Speaking of blogs, in 2009 the library system started several of them. These are used to promote reading among the child and young adult groups which I think is a cause worth promoting. The blogs are used to educate kids and teens about book-related news (like new releases) and also to offer book reviews to help them research a title and make more informed reader decisions.
While I think they have a long way to go as far as making social media work for them on a grand scale, I think they’re an example worth sharing. Even smaller, local nonprofit organizations are finding ways to dip their toes into the social media pool, and they’re doing so effectively.
How Else Can Nonprofits Use Social Media?
While the four examples here illustrate some of the broader ways nonprofit organizations can make social media work for them, it’s a far from comprehensive list. Now I want to turn it over to you. Whether you handle social media outreach for a nonprofit or you’ve seen nonprofits you support reaching out effectively using social media, leave a comment and tell us about it!
With the social media websites involving people into non profit activities is definitely getting easier. There’s a certain awareness and the potential audience is huge. It’s easy to find people interested in some sort of things and speak to them, create the strong community and get real good help in spreading awareness. The hardest thing is getting started and finding the right people, but it’s the same thing no matter what you do.
I’ve been doing social media consulting for non-profits, and I’m finding that compared to the for-profits I’m working for, we tend to get a lot more community involvement. I’m working on fundraising, but education is definitely a good place for the social media. I love it. I’m considering doing it for non-profits exclusively but I honestly don’t want to make any companies feel slighted.
I’m just starting a social media strategy for the organization I work for and this is a great reference! Thank you, Jennifer!
Interesting and relevant!!
Thanks for a great round up. After establishing a social media presence and connecting with supporters online on of the biggest challenges NPOs face is turning these online donors into long term supporters. The best way is through building relationships and listening. It all takes work, but with effort and engagement these networks really do pay off.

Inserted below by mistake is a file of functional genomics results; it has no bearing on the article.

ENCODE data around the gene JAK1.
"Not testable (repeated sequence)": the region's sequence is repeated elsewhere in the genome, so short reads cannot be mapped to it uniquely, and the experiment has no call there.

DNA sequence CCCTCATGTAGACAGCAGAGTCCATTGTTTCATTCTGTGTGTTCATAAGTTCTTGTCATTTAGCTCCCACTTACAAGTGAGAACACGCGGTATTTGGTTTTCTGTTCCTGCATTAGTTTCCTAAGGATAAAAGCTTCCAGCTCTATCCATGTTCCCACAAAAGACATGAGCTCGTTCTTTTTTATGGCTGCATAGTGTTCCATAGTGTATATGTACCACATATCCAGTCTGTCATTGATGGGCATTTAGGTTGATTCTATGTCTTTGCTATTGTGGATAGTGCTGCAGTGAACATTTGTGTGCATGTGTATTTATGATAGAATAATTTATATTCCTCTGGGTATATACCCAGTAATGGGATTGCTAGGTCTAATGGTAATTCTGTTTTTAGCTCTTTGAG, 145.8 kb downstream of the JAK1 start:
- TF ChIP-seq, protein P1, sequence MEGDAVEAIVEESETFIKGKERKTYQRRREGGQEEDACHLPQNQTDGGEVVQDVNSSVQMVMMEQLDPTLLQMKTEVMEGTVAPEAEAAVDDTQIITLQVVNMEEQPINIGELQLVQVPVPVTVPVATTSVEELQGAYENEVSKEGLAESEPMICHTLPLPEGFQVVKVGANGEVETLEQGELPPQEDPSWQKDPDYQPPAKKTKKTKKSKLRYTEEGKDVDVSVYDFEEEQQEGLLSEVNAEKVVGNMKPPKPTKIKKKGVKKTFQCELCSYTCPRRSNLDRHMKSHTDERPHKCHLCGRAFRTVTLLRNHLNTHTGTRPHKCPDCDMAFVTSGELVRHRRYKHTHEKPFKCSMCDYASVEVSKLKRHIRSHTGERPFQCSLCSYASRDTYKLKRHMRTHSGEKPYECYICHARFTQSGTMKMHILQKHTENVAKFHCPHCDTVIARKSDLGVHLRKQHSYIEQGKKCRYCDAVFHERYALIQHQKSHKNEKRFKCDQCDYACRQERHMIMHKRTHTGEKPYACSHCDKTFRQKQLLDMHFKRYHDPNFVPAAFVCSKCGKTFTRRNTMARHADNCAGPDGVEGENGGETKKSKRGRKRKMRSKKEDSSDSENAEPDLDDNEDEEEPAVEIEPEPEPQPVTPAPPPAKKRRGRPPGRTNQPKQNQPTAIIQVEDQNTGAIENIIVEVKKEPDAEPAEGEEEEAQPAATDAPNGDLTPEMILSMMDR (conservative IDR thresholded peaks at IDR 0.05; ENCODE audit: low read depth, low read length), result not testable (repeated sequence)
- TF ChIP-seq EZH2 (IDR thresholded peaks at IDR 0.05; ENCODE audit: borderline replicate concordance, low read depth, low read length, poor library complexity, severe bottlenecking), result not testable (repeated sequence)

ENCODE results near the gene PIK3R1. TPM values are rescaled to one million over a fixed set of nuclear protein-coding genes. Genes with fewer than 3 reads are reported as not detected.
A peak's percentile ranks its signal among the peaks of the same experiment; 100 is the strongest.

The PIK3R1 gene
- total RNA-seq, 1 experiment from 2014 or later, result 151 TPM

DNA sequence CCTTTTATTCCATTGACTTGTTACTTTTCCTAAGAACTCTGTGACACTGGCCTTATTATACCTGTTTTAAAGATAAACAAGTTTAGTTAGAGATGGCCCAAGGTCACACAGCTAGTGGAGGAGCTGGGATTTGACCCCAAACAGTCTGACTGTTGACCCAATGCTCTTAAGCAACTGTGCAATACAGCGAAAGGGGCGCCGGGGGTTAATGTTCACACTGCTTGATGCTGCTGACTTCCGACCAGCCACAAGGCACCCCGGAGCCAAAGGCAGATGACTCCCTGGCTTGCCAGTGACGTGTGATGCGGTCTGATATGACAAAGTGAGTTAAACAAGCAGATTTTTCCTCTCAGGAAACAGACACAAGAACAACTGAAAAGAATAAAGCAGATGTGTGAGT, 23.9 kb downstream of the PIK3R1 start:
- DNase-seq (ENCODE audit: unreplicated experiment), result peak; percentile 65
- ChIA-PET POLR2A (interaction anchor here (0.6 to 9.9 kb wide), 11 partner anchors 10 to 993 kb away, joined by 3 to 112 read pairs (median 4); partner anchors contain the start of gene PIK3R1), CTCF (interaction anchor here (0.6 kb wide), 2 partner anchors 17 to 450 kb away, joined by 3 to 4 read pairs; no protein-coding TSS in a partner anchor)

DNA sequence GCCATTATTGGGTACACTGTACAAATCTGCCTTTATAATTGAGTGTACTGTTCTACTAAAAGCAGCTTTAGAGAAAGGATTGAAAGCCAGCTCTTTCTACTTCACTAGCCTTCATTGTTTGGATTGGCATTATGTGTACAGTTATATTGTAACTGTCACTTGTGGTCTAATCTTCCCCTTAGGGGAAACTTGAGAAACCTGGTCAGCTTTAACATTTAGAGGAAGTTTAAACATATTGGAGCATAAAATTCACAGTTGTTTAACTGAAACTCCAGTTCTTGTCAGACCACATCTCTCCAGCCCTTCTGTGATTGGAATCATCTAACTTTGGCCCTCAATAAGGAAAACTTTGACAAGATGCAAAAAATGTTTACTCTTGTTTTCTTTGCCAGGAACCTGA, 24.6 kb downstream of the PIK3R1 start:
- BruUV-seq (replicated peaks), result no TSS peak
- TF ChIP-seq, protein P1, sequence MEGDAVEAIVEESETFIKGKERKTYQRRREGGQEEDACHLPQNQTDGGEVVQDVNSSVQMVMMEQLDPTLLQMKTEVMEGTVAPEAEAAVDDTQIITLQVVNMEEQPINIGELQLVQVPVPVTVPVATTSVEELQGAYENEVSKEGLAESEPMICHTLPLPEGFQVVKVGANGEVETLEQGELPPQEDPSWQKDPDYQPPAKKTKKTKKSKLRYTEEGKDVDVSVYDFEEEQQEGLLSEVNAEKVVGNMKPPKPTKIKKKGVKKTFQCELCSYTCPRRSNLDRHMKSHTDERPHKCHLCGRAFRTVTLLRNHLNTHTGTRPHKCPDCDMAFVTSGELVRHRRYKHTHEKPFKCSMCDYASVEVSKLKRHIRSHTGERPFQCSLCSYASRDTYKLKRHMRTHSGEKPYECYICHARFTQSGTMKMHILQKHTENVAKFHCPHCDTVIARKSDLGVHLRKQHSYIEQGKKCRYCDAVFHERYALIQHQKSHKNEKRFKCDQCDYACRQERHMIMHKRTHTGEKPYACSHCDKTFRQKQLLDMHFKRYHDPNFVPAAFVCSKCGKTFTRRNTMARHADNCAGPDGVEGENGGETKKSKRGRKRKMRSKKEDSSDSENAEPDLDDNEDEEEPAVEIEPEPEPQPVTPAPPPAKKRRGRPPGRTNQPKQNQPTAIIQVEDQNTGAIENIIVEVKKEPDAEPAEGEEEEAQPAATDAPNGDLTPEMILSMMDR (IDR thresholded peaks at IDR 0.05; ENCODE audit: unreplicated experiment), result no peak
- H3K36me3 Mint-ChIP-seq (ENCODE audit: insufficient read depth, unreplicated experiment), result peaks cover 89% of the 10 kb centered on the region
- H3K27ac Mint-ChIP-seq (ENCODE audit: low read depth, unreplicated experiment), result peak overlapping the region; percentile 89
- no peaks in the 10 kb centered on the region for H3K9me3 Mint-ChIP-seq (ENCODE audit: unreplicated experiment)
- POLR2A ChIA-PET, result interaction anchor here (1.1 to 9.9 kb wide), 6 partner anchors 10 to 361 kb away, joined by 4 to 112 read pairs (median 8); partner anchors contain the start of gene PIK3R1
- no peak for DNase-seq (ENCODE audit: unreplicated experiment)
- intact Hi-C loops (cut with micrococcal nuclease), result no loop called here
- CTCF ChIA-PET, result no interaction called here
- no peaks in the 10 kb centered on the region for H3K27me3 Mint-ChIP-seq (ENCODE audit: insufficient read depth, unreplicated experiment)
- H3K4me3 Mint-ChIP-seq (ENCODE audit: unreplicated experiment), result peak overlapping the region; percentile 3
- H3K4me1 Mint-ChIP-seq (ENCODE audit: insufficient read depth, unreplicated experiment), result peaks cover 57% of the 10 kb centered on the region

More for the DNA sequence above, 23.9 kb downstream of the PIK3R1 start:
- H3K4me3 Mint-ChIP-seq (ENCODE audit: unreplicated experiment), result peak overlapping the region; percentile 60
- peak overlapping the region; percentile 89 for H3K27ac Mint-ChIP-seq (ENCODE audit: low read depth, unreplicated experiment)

While I tend to donate a lot to nonprofits, I’m not usually the long-term supporter type. I tend to spread things around, often to more urgent needs like disaster relief rather than having a specific causes I’m always behind. There are two exceptions: public radio and a grassroots political organization (which one isn’t important). They do have something in common — they both are “in touch” regularly, either on my radio or in my email box. You do feel like you have a sort of relationship with the organization (I think NPR does a great job for example of reminding listeners how important they are to the org for example). So I agree with you completely. When you form real relationships, donors think about you more often. When they’re ready to give, you’ll be one of the first groups they think of.
Anastasia — I can definitely see outreach being easier with social media tools available than it used to be. While there were always some wide-reaching approaches, a lot of that outreach (especially in volunteer recruitment and fundraising) was done on a one-on-one basis before. While that’s still important especially in larger-level fundraising efforts, it’s nice to have tools that enable nonprofits to reach the Average Joes and Janes a bit more effectively.
Briana — I can see what you’re saying too. It does makes sense that communities would be more involved in causes they’re passionate about than engaging with companies over products and services. Of course I have no doubt social media can be used effectively in both arenas. But the nonprofit one seems to be a very natural fit.
Natalie — You’re welcome. 🙂
Very interested article, Jenn.
Social media seems to have only just arrived in the north of England – non-profit, private and public sector companies all appear to be moving into the 21st century this year (if not a few years too late!).
Well Dan, I know you’re a writer. Maybe you should pitch a few of them with your services and help them get there minus some of the mistakes others have made along the way since I know you’re pretty familiar with social media. 🙂